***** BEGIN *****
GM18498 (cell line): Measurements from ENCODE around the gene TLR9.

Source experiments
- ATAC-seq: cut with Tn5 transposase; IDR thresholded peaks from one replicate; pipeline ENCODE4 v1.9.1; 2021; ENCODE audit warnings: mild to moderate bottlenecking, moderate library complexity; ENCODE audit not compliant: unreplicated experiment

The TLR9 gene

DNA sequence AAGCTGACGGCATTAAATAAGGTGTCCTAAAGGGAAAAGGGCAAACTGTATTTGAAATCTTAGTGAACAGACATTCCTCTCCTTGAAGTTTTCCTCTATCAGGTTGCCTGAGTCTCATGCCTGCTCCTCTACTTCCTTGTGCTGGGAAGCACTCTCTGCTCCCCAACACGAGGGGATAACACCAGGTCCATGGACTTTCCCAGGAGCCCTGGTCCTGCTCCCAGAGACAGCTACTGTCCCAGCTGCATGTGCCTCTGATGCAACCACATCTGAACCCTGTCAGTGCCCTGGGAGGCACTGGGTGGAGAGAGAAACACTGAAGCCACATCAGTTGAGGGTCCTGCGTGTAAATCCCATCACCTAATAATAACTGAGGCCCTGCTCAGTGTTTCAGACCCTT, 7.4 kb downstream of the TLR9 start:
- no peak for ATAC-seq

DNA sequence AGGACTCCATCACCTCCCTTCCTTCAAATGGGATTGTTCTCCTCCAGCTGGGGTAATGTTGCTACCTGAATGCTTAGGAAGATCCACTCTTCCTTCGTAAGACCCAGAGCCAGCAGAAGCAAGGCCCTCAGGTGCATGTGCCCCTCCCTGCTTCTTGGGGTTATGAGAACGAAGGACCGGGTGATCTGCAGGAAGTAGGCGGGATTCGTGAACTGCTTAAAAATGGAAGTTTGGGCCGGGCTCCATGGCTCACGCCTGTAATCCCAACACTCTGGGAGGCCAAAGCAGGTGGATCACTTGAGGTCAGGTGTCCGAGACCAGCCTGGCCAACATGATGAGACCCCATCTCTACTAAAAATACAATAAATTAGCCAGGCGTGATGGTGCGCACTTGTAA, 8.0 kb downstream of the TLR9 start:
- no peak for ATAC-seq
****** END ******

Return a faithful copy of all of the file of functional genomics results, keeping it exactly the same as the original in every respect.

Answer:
GM18498 (cell line): Measurements from ENCODE around the gene TLR9.

Source experiments
- ATAC-seq: cut with Tn5 transposase; IDR thresholded peaks from one replicate; pipeline ENCODE4 v1.9.1; 2021; ENCODE audit warnings: mild to moderate bottlenecking, moderate library complexity; ENCODE audit not compliant: unreplicated experiment

The TLR9 gene

DNA sequence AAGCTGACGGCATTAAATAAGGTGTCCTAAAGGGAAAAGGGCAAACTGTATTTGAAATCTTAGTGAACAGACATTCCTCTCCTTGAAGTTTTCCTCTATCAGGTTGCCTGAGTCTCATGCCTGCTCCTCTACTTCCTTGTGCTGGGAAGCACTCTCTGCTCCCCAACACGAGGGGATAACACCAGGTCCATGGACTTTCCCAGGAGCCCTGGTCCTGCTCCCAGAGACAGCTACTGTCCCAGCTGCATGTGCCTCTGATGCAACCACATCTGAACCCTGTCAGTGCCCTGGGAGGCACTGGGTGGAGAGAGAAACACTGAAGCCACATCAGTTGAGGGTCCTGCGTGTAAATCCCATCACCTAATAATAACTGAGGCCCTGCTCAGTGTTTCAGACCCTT, 7.4 kb downstream of the TLR9 start:
- no peak for ATAC-seq

DNA sequence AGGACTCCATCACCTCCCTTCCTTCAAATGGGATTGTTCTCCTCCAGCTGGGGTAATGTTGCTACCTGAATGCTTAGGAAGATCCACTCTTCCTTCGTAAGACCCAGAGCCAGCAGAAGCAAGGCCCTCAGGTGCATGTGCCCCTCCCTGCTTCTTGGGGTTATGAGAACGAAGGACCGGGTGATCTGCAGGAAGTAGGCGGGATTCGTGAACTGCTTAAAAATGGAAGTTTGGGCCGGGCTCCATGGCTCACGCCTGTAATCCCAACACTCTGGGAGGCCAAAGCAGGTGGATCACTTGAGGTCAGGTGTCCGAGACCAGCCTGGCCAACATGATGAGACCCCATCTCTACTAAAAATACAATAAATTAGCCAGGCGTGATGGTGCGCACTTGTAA, 8.0 kb downstream of the TLR9 start:
- no peak for ATAC-seq